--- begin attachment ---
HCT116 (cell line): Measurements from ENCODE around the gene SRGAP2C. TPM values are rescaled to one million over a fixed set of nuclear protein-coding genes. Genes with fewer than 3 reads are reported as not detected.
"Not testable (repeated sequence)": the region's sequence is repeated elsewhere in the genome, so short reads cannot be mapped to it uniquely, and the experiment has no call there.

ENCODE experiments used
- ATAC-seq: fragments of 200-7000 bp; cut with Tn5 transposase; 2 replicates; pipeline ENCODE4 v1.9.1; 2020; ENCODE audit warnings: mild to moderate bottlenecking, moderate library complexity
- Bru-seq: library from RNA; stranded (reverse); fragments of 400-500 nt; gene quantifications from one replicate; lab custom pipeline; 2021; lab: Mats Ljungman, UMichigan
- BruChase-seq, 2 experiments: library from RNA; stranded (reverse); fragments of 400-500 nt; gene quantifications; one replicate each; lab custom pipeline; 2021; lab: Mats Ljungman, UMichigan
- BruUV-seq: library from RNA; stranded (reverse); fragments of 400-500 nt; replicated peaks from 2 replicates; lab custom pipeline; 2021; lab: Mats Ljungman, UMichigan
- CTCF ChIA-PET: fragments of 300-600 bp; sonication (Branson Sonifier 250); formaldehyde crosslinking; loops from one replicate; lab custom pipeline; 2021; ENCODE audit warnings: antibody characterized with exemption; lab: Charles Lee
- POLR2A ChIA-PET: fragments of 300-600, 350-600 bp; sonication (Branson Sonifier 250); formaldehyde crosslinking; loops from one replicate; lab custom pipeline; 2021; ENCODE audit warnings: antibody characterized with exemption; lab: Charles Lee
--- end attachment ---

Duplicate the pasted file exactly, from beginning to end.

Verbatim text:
HCT116 (cell line): Measurements from ENCODE around the gene SRGAP2C. TPM values are rescaled to one million over a fixed set of nuclear protein-coding genes. Genes with fewer than 3 reads are reported as not detected.
"Not testable (repeated sequence)": the region's sequence is repeated elsewhere in the genome, so short reads cannot be mapped to it uniquely, and the experiment has no call there.

ENCODE experiments used
- ATAC-seq: fragments of 200-7000 bp; cut with Tn5 transposase; 2 replicates; pipeline ENCODE4 v1.9.1; 2020; ENCODE audit warnings: mild to moderate bottlenecking, moderate library complexity
- Bru-seq: library from RNA; stranded (reverse); fragments of 400-500 nt; gene quantifications from one replicate; lab custom pipeline; 2021; lab: Mats Ljungman, UMichigan
- BruChase-seq, 2 experiments: library from RNA; stranded (reverse); fragments of 400-500 nt; gene quantifications; one replicate each; lab custom pipeline; 2021; lab: Mats Ljungman, UMichigan
- BruUV-seq: library from RNA; stranded (reverse); fragments of 400-500 nt; replicated peaks from 2 replicates; lab custom pipeline; 2021; lab: Mats Ljungman, UMichigan
- CTCF ChIA-PET: fragments of 300-600 bp; sonication (Branson Sonifier 250); formaldehyde crosslinking; loops from one replicate; lab custom pipeline; 2021; ENCODE audit warnings: antibody characterized with exemption; lab: Charles Lee
- POLR2A ChIA-PET: fragments of 300-600, 350-600 bp; sonication (Branson Sonifier 250); formaldehyde crosslinking; loops from one replicate; lab custom pipeline; 2021; ENCODE audit warnings: antibody characterized with exemption; lab: Charles Lee